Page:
Mike Ashley’s sportswear empire posted another surge in summer sales despite tough comparisons from last year’s London Olympics.
Sports Direct International, which is controlled by the Newcastle United owner, saw sales rise 15.1% to £463.7 million in the nine weeks to September 29, down only marginally on the 18.2% growth reported in the first quarter.
Gross profits rose 19.4% to £199.8 million and the group added trading had remained strong since the end of September, putting it on track to meet its target for annual underlying earnings of £310 million, before staff bonus payments.
The figures continue the group’s strong run that helped it earn promotion to the FTSE 100 Index for the first time last month following a 70% leap in its share price.
Sports Direct has been benefiting from the demise of rival JJB Sports and a recovering retail sector, as well as ongoing investment and the positive impact of a lucrative bonus scheme, which recently rewarded around 2,000 staff with shares worth more than £68,000.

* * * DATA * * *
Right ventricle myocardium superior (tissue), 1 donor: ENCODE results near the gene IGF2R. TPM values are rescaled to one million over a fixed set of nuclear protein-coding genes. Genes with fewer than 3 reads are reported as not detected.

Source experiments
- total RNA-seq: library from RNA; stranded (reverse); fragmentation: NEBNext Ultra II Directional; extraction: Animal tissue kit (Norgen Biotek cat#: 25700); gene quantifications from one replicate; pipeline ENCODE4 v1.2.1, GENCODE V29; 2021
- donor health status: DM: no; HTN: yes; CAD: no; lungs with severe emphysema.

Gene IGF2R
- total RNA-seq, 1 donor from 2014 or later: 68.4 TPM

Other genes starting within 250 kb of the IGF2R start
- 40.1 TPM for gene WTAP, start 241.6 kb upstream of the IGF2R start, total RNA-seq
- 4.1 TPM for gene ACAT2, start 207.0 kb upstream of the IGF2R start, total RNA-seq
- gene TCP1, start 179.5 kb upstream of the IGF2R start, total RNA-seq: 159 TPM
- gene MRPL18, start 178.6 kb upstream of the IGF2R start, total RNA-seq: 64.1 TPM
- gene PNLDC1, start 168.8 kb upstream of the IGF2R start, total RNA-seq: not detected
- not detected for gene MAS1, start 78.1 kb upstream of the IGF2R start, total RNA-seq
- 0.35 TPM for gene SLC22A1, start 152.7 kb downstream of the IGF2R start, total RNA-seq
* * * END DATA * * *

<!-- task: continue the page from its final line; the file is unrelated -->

But it has also come under fire after it emerged that all of its 20,000 part-time staff were employed on zero-hours contracts, leaving them not knowing how many hours they would work from week to week, with no sick pay or holiday pay.
Retail expert Freddie George at Cantor Fitzgerald said Sports Direct will continue to be boosted by the lack of any close national competitor.
He added the chain was “one of the few UK retailers to have exciting prospects for its domestic business in spite of only minimal space growth”.
Its most recent nine-week figures were also boosted by a 75% jump in sales of its smaller premium lifestyle unit, helped by the impact of fashion retailer Republic, bought by Sports Direct in February.
Sports Direct has around 400 stores across the UK and also operates in 19 countries in Europe, including Belgium, Austria, Slovenia, Portugal and France.